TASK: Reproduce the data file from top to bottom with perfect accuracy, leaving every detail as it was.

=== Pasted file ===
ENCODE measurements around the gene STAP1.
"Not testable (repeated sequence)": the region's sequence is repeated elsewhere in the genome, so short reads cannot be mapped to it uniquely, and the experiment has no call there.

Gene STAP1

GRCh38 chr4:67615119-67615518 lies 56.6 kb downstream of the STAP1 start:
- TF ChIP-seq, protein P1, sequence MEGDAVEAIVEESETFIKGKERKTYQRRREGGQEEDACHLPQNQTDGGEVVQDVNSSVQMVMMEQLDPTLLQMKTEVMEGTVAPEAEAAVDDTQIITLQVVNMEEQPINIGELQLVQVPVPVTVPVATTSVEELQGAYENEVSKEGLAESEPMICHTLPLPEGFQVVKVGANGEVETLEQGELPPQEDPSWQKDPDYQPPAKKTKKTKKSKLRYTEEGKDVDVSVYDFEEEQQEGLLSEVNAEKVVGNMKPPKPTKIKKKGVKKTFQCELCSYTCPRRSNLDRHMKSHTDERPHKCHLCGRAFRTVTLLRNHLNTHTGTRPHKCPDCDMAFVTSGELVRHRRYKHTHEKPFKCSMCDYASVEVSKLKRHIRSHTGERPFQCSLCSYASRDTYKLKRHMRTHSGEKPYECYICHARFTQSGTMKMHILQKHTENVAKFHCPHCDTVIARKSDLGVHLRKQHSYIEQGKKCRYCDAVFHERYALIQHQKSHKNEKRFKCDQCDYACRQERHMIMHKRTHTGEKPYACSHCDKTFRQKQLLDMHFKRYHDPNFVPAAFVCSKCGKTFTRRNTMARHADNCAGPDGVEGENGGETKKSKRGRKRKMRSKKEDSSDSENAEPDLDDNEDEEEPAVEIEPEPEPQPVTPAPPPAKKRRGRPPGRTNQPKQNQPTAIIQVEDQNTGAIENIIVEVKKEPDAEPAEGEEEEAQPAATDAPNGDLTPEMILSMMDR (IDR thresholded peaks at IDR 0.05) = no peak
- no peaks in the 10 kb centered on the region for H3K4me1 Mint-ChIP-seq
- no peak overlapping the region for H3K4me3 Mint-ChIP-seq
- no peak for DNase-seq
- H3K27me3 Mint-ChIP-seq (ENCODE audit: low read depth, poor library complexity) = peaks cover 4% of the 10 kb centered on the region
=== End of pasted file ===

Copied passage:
ENCODE measurements around the gene STAP1.
"Not testable (repeated sequence)": the region's sequence is repeated elsewhere in the genome, so short reads cannot be mapped to it uniquely, and the experiment has no call there.

Gene STAP1

GRCh38 chr4:67615119-67615518 lies 56.6 kb downstream of the STAP1 start:
- TF ChIP-seq, protein P1, sequence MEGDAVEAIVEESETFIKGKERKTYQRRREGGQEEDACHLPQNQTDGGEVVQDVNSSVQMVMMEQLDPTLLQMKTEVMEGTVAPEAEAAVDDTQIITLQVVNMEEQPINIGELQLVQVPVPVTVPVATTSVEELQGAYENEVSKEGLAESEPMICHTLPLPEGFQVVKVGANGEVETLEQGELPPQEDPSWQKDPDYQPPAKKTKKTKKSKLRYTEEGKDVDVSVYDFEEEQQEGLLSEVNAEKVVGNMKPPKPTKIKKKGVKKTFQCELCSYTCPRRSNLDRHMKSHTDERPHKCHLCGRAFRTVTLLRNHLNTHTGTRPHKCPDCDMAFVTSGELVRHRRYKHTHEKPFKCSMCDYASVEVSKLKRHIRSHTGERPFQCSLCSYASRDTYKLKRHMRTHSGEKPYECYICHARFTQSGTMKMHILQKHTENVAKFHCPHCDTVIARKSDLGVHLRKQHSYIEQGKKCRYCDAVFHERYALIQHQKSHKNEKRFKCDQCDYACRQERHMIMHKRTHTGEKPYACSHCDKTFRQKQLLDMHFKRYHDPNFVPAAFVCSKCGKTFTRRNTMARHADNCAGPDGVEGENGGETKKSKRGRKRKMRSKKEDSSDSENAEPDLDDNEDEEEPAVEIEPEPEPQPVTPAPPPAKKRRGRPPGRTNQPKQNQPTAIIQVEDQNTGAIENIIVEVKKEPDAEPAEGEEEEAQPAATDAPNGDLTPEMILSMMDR (IDR thresholded peaks at IDR 0.05) = no peak
- no peaks in the 10 kb centered on the region for H3K4me1 Mint-ChIP-seq
- no peak overlapping the region for H3K4me3 Mint-ChIP-seq
- no peak for DNase-seq
- H3K27me3 Mint-ChIP-seq (ENCODE audit: low read depth, poor library complexity) = peaks cover 4% of the 10 kb centered on the region